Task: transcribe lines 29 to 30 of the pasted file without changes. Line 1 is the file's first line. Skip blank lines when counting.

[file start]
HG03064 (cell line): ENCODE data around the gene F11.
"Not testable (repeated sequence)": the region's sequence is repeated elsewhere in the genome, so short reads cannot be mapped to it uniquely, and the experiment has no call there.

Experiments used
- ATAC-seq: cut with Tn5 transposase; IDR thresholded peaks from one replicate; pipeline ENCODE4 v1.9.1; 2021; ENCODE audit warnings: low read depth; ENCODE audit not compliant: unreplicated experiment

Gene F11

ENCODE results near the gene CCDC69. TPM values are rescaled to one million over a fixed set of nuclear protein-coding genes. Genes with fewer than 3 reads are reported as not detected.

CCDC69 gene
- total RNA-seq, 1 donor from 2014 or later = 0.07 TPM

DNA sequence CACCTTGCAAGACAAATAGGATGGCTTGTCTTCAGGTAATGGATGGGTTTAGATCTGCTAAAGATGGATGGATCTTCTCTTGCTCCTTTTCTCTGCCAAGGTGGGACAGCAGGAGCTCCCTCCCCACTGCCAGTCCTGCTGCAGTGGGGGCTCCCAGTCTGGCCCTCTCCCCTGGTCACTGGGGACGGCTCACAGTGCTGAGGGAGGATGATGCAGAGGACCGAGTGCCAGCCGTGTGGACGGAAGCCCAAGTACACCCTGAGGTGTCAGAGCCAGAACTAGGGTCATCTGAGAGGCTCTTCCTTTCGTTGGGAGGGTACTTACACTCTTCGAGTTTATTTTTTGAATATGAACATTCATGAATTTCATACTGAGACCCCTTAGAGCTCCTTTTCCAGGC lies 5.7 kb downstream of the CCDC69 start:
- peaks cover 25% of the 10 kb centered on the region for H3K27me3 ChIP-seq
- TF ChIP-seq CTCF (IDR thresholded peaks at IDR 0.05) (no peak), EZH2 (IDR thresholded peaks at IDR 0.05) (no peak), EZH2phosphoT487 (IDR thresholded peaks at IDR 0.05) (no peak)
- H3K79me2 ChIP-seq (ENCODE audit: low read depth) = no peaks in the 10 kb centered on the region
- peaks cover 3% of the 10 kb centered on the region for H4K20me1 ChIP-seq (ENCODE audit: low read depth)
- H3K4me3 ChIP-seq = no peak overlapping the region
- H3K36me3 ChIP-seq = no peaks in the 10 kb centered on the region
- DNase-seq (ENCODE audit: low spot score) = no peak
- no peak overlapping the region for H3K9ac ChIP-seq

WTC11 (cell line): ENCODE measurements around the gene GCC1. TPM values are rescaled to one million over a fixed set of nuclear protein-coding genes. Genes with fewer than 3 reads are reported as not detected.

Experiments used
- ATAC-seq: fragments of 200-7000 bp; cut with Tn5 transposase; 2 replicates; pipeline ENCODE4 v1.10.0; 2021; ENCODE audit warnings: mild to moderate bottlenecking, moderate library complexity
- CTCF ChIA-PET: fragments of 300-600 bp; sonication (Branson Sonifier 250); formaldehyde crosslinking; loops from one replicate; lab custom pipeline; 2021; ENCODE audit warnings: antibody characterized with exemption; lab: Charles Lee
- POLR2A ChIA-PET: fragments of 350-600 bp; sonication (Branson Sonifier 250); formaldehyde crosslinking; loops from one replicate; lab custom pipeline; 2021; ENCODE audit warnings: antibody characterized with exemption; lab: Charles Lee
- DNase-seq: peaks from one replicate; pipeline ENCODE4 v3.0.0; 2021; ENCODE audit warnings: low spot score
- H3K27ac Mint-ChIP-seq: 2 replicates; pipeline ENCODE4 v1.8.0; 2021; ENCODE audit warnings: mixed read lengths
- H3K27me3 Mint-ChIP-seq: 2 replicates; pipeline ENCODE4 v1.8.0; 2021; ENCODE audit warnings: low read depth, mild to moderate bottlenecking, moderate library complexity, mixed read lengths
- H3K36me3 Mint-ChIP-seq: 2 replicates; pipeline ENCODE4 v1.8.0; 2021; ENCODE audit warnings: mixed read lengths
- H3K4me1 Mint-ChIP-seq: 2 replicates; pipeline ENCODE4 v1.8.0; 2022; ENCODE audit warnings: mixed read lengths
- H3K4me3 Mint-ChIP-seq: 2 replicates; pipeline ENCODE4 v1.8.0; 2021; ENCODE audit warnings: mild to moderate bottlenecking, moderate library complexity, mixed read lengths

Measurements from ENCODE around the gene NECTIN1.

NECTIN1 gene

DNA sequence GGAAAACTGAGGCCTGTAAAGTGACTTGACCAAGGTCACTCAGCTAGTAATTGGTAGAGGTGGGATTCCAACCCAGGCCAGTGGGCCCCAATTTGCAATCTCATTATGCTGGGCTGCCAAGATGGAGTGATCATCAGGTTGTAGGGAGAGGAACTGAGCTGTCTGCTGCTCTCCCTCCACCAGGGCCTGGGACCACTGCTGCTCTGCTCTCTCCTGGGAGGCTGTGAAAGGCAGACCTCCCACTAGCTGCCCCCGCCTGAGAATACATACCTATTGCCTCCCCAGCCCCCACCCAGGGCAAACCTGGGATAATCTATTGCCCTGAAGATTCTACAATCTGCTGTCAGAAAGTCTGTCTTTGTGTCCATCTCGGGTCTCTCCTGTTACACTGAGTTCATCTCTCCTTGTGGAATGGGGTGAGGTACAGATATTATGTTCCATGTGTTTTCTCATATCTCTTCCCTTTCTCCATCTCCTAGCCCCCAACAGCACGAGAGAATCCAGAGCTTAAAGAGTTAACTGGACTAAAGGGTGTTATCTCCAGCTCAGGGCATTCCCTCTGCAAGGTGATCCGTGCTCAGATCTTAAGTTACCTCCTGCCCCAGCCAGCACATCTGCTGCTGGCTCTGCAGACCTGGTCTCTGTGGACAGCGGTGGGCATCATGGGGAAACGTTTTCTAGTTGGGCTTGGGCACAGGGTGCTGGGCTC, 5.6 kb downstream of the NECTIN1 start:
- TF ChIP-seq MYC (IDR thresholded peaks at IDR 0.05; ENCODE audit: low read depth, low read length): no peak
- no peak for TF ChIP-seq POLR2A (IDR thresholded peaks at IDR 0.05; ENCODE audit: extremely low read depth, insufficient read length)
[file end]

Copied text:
Measurements from ENCODE around the gene NECTIN1.

NECTIN1 gene